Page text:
From June 1 to 18, 2018, Chinese internet users spent a record US$24.7 billion at an annual online shopping event that is starting to rival Alibaba’s Singles’ Day retail extravaganza in November. The “618 Mid-Year Shopping Festival” is a campaign established by JD.com, the country’s second biggest e-commerce services provider, to mark its anniversary month.
News of that record transaction, however, was eclipsed by internet search powerhouse Google’s announcement that it has invested US$550 million in JD.com. Based in Bejing, JD.com was ranked as China's fourth best-performing internet company last year by industry watchdogs, behind Tencent, Alibaba and Baidu.
The founder of JD.com is Richard Liu, who was born in a poor farming family in the eastern coastal province of Jiangsu. In the late 1990s, Liu started his own business selling magneto-optical products in Beijing. His company was focused on traditional retail, with counter stores that sold to individual customers and mainly to other local merchants. When the viral respiratory disease SARS hit China in 2003, Liu’s bricks-and-mortar business was hit hard and left him on the edge of bankruptcy.
A year later, Liu closed down all his stores and moved his firm’s operations online, despite initial resistance by his staff to the change of strategy. It was a decision made five years after Jack Ma successfully established Alibaba to lead the then-nascent e-commerce industry in China. Liu’s move paid off, as JD.com’s first five years of online operations posted an average annual growth rate of more than 300 per cent.
Amid comparisons with larger rival Alibaba, JD.com has forged its own path to success by sharpening its focus on directly selling consumer electronics goods. The company also set up its own nationwide logistics infrastructure to support sales.
Unlike Alibaba’s core shopping platform Taobao Marketplace, which hosts individual merchants for free and makes money mainly from letting them pay to rank higher in search results, JD.com buys goods from large vendors and ships the merchandise directly to customers. It generates revenue from the margin, or difference between the cost for acquiring goods and the selling price. It later expanded operations by setting up a new online platform where third-party merchants sell their goods, like Alibaba’s Tmall.com.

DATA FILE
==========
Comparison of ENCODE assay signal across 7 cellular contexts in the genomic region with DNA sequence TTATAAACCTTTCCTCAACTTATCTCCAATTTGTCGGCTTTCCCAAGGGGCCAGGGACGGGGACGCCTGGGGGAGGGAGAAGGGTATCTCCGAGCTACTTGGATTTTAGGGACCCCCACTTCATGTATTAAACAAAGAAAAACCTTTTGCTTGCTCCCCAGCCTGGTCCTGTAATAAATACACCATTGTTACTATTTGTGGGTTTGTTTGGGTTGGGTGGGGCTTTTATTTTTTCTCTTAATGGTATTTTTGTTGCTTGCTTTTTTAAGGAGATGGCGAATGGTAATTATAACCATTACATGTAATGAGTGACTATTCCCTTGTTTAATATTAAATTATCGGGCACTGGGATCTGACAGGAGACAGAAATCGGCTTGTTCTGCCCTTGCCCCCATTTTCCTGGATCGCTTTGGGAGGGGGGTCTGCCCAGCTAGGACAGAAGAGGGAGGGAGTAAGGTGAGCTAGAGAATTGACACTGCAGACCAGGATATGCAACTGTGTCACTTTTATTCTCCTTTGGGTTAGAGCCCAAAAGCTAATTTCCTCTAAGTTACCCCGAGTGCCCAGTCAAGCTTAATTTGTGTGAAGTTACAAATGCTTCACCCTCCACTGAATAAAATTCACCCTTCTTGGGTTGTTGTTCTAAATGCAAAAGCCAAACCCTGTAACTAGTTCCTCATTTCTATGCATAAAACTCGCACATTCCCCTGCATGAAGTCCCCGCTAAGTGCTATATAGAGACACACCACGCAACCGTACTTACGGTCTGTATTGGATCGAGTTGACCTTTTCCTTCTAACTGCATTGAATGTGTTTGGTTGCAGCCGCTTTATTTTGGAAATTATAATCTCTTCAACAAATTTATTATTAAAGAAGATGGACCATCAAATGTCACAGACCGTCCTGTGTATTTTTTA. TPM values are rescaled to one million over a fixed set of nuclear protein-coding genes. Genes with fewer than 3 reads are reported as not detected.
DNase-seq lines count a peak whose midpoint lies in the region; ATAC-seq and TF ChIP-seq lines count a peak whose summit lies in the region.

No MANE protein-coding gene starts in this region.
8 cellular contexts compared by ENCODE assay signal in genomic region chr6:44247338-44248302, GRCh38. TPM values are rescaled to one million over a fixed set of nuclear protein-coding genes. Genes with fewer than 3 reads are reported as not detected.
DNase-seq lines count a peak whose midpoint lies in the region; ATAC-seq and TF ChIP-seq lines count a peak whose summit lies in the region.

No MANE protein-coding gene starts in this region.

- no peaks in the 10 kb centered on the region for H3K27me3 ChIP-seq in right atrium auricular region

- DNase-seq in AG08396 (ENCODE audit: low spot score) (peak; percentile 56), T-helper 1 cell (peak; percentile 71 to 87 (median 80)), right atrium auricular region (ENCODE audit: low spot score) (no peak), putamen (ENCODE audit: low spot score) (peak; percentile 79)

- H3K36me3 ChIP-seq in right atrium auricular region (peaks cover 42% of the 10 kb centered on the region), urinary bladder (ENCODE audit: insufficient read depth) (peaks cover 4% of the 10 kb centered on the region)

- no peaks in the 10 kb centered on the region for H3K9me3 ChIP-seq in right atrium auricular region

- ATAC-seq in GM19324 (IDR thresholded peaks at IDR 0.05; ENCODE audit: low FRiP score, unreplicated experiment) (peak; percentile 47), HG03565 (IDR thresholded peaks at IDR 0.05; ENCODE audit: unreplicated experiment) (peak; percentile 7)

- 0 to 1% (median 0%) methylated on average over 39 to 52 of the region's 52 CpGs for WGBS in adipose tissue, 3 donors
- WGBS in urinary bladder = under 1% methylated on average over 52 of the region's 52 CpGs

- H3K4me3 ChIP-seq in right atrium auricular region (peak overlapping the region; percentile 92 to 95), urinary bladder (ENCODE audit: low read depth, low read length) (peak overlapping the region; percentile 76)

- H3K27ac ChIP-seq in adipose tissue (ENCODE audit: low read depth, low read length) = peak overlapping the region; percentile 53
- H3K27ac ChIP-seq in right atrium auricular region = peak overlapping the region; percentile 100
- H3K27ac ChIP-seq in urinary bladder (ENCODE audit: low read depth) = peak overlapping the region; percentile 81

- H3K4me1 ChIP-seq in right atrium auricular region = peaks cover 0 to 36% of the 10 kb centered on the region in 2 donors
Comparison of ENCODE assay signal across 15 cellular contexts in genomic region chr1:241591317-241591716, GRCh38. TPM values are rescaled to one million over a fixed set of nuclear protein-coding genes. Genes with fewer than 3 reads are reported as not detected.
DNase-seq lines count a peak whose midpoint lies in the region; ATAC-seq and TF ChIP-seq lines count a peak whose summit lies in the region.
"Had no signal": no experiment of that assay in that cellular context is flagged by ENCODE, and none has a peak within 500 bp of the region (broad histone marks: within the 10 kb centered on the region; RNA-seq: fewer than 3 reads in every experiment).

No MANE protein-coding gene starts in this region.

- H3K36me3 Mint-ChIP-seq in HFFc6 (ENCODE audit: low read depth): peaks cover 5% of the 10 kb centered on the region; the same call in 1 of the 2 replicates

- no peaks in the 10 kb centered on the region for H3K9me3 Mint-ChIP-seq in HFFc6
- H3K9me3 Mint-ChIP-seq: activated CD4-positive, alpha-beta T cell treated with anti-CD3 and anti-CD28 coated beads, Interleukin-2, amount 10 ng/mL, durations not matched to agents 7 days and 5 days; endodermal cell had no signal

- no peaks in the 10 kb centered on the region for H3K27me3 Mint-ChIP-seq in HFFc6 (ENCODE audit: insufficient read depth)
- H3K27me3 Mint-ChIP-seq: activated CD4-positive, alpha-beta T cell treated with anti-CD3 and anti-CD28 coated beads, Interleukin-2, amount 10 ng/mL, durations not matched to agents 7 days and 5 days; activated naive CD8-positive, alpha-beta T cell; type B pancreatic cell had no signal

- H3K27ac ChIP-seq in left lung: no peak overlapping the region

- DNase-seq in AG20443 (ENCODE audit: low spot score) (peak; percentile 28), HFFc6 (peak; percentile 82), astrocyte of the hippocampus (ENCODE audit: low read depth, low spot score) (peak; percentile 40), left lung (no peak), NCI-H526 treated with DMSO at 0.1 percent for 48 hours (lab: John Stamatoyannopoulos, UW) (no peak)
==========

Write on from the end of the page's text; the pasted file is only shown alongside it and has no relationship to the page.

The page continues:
While Alibaba uses third-party logistics companies to deliver goods, JD.com has always run its own logistics network. JD.com cites that as the main reason it provides faster delivery of goods to customers. Alibaba, however, has also invested in certain logistic companies.
With its head-start in running logistics, JD.com is betting heavily on automation to make its operations more efficient at less cost. It has started using delivery drones in some rural areas in China and runs unmanned warehouses. It recently partnered with American company Magplane to develop an underground delivery system using magnetic levitation technology.
Nasdaq-listed JD.com is currently the world’s third largest internet company by revenue, but has a smaller market cap than its peers. The firm has started to raise its international business profile.
It plans to expand its services in both the US and Europe, after initiatives to grow in Southeast Asia. In that region, JD.com has launched a branch in Indonesia and acquired a stake in e-commerce firm Tiki.vn in Vietnam. With Google’s US$550 million investment, JD.com is looking to leverage the partnership with Google to further expad overseas, while also helping Google on its business plans in China.
One of JD.com’s major investors is Tencent, which runs China’s largest social network WeChat and also operates the world’s biggest video games business by revenue.
(Abacus is a unit of the South China Morning Post, which is owned by Alibaba.)